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Rice Bowl beneficiary: Hunger is world’s ‘greatest evil’

March 6, 2015
Christina Gray

Ghana-born orphan Thomas Awaipo wasn’t looking for an education when he got up each morning and walked five miles to school in the African heat; he was looking for something to eat.

The Global Solidarity Program Coordinator for Catholic Relief Services told Sacred Heart Cathedral Preparatory students at a social justice assembly on March 2 that he and his three brothers were on their own after losing both parents when he was about 10 (he said like many in his village, he does not actually know the date or even the year he was born).

Hunger and thirst drove them to walk for miles in search of water which they “competed with the animals for,” despite the fact it carried waterborne diseases. Two brothers died, one in his arms.

“If you ask me what the greatest evil in the world is, it is a child going to bed hungry,” Awaipo said to the all-school crowed gathered in the school auditorium for “Act to End World Hunger.”

The social justice assembly was planned by the school’s Community Life Team with students organizing the format, introduction and comments. Sometimes students recommend speakers, which in the past have included Sister Helen Prejean (author of “Dead Man Walking”) and Father Greg Boyle (author of “Tattoos on the Heart: The Power of Boundless Compassion”).

According to Catholic Relief Services, hunger causes the death of about 5 million children each year, more than AIDS, malaria and tuberculosis combined.

Students Gino Gresh and Mairead Ahlbach opened the assembly invoking Pope Francis and St. Vincent de Paul, one of the school’s spiritual founders.

“The scandal that millions of people suffer from hunger must not paralyze us, but push each and every one of us to act to eliminate this injustice,” said the pope. “Who will excuse us before God for the loss of such a great number of people, who could be saved by the slight assistance we could give them,” said the saint.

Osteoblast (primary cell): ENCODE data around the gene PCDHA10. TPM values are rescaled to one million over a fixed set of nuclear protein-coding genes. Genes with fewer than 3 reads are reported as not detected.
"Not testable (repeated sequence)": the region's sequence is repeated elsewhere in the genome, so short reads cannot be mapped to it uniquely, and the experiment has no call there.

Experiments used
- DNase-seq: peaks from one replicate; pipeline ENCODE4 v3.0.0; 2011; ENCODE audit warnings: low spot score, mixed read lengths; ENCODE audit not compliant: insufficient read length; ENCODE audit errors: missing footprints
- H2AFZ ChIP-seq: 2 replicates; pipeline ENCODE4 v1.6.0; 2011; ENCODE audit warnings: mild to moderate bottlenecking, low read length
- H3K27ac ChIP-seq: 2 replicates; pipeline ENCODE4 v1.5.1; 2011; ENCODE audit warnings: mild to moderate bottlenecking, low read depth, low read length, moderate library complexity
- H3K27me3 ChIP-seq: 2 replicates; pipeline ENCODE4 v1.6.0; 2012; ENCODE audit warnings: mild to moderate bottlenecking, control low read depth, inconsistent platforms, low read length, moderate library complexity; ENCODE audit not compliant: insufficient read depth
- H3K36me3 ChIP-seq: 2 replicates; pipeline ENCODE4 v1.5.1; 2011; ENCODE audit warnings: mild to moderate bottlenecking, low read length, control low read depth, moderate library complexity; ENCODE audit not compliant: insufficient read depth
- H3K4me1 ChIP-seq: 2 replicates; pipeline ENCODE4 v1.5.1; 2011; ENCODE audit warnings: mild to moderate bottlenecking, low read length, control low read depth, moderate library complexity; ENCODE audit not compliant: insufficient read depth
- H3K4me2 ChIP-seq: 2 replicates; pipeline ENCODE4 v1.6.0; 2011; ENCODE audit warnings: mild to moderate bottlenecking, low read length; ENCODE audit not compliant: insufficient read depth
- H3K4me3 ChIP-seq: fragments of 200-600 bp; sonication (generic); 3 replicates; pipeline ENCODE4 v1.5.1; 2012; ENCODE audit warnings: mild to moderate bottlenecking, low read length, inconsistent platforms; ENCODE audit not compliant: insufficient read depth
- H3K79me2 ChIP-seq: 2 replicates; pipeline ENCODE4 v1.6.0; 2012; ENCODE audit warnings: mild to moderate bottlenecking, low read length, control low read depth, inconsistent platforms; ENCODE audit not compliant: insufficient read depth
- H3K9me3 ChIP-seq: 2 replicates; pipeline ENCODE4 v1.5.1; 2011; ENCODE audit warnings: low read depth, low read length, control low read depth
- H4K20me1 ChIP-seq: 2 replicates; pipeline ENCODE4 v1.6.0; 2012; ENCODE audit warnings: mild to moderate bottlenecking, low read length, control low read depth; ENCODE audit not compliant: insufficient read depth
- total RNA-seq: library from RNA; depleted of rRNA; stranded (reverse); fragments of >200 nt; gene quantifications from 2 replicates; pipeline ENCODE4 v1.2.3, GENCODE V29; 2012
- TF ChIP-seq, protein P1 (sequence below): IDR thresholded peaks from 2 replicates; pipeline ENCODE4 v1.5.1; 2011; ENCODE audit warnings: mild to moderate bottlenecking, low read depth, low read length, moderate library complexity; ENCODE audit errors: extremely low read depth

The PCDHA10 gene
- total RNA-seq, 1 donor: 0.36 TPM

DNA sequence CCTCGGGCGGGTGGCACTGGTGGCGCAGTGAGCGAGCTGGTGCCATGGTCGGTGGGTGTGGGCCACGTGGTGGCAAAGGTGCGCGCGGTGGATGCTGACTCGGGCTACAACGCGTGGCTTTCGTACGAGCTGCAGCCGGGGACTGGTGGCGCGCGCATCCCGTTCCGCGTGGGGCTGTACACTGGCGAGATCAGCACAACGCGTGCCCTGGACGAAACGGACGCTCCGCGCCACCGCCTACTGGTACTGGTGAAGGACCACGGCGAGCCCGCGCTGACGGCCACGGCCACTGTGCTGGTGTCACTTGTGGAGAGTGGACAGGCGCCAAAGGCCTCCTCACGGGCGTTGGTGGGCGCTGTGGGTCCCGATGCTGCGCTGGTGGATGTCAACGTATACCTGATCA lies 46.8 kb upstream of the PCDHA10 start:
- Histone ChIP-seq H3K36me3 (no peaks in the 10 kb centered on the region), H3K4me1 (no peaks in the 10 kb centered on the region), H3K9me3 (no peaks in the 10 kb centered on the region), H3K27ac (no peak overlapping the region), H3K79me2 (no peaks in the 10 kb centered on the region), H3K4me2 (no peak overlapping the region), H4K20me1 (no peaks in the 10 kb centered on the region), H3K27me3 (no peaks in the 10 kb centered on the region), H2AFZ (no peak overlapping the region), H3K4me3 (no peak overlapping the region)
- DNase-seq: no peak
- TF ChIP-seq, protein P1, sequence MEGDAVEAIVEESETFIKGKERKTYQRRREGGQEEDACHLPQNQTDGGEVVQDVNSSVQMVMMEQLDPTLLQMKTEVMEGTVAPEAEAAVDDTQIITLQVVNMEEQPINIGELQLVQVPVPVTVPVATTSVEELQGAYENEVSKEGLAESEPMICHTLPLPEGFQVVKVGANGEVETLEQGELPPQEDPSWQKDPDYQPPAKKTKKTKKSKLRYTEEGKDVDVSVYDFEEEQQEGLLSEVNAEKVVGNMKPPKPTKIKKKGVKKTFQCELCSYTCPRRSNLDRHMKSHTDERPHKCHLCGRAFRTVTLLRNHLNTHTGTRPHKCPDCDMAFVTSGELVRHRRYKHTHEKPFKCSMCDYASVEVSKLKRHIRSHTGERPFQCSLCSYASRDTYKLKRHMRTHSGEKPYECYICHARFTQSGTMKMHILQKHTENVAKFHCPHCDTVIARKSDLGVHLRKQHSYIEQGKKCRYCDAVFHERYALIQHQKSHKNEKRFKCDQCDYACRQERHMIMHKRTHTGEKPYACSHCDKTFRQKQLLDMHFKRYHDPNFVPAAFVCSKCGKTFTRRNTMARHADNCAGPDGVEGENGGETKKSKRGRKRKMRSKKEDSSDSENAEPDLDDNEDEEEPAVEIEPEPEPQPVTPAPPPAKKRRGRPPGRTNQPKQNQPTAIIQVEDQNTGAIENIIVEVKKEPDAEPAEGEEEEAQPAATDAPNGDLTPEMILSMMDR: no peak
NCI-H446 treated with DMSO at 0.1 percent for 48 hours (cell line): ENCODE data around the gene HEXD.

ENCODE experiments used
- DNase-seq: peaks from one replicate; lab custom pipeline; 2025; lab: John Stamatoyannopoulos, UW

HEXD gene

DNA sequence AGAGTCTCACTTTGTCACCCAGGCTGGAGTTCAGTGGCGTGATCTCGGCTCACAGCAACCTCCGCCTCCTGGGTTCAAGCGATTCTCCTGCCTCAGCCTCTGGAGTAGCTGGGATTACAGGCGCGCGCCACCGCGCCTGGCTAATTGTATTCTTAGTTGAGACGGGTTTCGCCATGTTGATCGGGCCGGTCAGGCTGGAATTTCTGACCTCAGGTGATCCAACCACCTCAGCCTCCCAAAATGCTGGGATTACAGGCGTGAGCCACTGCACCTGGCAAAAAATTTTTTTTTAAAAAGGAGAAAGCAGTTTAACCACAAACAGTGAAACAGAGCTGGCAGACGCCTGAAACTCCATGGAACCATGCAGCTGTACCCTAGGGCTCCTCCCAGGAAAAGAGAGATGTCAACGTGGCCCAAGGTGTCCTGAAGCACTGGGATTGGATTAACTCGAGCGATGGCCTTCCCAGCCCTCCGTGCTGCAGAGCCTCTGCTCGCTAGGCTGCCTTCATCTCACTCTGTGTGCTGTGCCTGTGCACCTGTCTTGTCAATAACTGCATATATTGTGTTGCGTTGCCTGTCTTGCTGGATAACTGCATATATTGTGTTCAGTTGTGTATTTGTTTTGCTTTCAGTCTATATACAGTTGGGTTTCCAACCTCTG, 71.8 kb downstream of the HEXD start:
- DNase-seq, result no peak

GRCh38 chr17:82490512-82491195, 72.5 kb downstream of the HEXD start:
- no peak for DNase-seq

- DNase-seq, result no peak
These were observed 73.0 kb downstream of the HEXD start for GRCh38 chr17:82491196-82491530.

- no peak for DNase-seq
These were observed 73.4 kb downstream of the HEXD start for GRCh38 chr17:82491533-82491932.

Awaipo’s visit to Sacred Heart Cathedral Preparatory in San Francisco was part of a cross-country tour this Lent to talk to Catholic parishes and school about CRS’ Operation Rice Bowl program, a Catholic response to famine in Africa that started 40 years ago.

The program of “prayer, fasting and almsgiving” is designed to spread awareness of the tragedy of world hunger and to raise funds for food programs in developing countries and in the U.S. Donations, or Lenten “sacrifices,” are collected by individuals in small cardboard “bowls” and returned to CRS at Easter.

Operation Rice Bowl helped Awaipo escape the fate of his brothers. CRS built a school in Wiaga, his village in northern Ghana, and his empty belly and the school’s feeding program (funded by Operation Rice Bowl) lured him to the classroom each day.

Smiling, he said “he was tricked” into going to school knowing that he would get a snack there.

“Who is God for me? I would tell you it was that little snack,” he said. “That is the power of a little snack in the story of a young child. That is justice.”

Eventually Awaipo learned that “education is liberation” and earned a scholarship to college and eventually a master’s in public administration in the United States.

Wanting to return what he had received through “God’s pure grace,” Awaipo returned to Ghana and took a job with Catholic Relief Services training community leaders. Though he said he was “this close” to becoming a priest, he met a young woman while in seminary who changed his mind. They married and have four children.

“Today I stand before you,” he said. “I’m still alive, very happily and joyfully alive, and my children have never known hunger.”

“I am so happy I can look into your eyes today and say thank you,” he told the students, urging them to use their blessings to “pay it forward” to help end world hunger, starting with Operation Rice Bowl.

“You may call it the Rice Bowl, I call it the Gospel of love,” he told them.

At the close of the assembly, school officials gave Awaipo a green Sacred Heart Cathedral hat and sweatshirt while students waited to take iPhone photos with him.

As part of the school’s Lenten almsgiving, Sacred Heart Cathedral will collect money to support Operation Rice Bowl and its twin school in Eritrea, East Africa.

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